Second Births in Austria
AbstractWe investigate determinants of having a second child in Austria, a country which reached below replacement fertility in the early 1970s. In line with the findings for third-birth intensities by Hoem, Prskawetz, and Neyer (2001) we find that a mother's socio-demographic status like religiousness and her number of own siblings are important determinants of second-birth intensities while her socioeconomic status like educational attainment and labour force attachment before childbirth lose significance once we control for her partner's characteristics. Despite a strong two-child norm that prevailed for women of the birth cohorts we are studying, the incompatibility between motherhood and increasing labour force participation (as evidenced by lower birth intensities for mothers currently working) holds for second births in a similar way as for third births.
Download InfoIf you experience problems downloading a file, check if you have the proper application to view it first. In case of further problems read the IDEAS help page. Note that these files are not on the IDEAS site. Please be patient as the files may be large.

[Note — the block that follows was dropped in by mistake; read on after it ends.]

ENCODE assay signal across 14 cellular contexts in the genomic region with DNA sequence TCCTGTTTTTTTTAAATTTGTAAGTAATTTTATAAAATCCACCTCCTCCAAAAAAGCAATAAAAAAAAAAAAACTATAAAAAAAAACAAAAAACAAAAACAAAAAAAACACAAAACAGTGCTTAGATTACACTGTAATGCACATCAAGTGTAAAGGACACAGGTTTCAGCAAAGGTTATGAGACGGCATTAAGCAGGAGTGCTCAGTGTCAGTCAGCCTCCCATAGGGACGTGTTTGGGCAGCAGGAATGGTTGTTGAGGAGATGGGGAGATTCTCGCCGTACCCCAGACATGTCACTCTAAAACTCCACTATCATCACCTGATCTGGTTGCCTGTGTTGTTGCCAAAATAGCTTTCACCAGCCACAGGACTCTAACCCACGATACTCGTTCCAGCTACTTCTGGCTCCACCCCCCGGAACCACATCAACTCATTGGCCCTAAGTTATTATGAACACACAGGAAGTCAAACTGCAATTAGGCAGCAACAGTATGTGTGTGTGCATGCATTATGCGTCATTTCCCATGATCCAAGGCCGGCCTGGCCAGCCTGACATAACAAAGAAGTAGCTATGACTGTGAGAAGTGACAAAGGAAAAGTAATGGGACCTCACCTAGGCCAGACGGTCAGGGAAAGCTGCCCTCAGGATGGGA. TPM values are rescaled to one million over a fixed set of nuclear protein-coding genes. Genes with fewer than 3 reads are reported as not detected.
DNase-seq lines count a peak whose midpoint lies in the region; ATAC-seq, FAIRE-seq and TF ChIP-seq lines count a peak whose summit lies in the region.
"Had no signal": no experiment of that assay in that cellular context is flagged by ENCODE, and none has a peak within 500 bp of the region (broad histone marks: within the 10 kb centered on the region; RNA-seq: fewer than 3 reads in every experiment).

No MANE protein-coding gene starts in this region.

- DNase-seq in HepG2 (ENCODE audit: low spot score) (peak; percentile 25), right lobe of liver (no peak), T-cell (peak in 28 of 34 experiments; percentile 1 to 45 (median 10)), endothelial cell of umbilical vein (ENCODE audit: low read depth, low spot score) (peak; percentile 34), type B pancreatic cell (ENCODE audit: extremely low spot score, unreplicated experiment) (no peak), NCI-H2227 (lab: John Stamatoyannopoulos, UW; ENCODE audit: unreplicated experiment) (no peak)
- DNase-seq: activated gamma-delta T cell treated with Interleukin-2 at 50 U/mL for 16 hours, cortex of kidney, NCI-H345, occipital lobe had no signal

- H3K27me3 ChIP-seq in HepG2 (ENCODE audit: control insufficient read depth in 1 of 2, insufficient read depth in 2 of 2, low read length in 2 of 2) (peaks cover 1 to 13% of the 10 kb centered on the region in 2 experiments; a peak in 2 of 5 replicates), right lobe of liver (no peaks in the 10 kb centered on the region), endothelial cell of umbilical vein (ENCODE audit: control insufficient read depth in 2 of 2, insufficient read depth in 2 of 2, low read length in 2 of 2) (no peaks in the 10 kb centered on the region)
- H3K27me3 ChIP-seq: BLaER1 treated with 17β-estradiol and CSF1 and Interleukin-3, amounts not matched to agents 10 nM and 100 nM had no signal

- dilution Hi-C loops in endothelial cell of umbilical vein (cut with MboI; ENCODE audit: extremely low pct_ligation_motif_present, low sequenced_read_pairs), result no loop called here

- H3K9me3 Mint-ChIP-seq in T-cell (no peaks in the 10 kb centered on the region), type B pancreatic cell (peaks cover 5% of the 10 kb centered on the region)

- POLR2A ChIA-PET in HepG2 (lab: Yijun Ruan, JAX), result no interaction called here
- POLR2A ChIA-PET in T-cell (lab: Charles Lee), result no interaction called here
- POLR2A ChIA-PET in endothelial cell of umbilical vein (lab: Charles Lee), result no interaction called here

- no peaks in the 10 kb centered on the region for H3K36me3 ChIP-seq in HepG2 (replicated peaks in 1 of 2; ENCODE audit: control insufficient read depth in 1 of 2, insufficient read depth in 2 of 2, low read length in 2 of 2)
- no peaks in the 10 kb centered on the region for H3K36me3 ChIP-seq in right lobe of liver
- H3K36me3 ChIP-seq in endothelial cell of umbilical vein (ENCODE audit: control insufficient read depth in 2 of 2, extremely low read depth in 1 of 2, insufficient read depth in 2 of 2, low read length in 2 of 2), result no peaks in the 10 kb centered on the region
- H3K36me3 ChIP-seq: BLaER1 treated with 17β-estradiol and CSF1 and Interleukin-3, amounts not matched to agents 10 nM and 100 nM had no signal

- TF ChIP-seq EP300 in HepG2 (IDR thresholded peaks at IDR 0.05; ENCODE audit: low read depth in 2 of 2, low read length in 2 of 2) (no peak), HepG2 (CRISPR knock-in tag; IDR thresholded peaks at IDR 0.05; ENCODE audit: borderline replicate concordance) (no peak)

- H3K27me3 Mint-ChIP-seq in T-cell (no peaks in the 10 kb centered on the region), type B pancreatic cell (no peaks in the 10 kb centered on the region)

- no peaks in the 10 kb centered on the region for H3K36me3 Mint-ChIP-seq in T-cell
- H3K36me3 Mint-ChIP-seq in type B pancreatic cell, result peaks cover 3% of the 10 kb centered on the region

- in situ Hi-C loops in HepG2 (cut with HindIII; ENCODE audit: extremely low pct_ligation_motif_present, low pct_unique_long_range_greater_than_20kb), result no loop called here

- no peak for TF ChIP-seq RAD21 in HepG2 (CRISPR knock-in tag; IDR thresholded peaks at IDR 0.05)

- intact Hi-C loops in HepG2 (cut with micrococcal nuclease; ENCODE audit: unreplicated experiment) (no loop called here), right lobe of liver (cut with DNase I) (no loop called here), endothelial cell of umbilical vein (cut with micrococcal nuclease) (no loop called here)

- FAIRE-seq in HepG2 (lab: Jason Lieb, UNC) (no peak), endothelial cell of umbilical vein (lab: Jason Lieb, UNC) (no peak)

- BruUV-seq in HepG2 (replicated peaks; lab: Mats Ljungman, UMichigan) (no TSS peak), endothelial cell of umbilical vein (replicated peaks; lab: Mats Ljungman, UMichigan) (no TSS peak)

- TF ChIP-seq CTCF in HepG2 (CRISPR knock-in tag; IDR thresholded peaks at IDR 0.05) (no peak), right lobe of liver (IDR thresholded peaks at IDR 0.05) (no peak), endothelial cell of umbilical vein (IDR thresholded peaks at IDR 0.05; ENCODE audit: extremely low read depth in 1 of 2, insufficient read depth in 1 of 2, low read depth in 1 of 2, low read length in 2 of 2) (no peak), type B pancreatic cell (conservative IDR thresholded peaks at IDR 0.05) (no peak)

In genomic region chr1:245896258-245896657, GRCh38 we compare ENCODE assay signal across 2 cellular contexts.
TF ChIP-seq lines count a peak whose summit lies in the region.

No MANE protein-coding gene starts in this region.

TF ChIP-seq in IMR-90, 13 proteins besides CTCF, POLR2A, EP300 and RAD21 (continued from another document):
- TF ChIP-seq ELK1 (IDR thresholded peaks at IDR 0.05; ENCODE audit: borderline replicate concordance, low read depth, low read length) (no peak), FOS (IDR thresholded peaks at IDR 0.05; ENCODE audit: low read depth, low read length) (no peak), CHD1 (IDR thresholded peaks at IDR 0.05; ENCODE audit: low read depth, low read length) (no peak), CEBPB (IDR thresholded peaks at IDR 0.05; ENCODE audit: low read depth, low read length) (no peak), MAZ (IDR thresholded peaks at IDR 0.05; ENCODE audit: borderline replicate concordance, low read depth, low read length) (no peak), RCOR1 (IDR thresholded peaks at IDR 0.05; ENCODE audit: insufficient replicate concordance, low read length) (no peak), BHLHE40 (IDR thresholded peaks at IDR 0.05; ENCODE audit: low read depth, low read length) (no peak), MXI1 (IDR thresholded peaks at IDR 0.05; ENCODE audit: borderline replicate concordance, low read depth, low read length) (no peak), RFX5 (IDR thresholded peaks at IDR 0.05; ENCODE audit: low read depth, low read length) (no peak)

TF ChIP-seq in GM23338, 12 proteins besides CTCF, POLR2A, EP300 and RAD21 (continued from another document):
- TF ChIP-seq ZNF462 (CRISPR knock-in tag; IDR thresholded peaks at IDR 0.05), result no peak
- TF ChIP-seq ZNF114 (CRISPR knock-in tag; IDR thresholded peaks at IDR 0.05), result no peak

Bibliographic InfoArticle provided by Vienna Institute of Demography (VID) of the Austrian Academy of Sciences in Vienna in its journal Vienna Yearbook of Population Research.
Volume (Year): 3 (2005)
Issue (Month): 1 ()
Contact details of provider:
Web page: http://www.oeaw.ac.at/vid/
You can help add them by filling out this form.
CitEc Project, subscribe to its RSS feed for this item.
- Gunnar Andersson & Jan M. Hoem & Ann-Zofie Duvander, 2005. "Social differentials in speed-premium effects in childbearing in Sweden," MPIDR Working Papers WP-2005-027, Max Planck Institute for Demographic Research, Rostock, Germany.
- Didier Breton & France Prioux, 2009. "The one-child family," Demographic Research, Max Planck Institute for Demographic Research, Rostock, Germany, vol. 20(27), pages 657-692, June.
- Gunnar Andersson & Jan M. Hoem & Ann-Zofie Duvander, 2006. "Social differentials in speed-premium effects in childbearing in Sweden," Demographic Research, Max Planck Institute for Demographic Research, Rostock, Germany, vol. 14(4), pages 51-70, January.
For technical questions regarding this item, or to correct its authors, title, abstract, bibliographic or download information, contact: (Frank Kolesnik).
If references are entirely missing, you can add them using this form.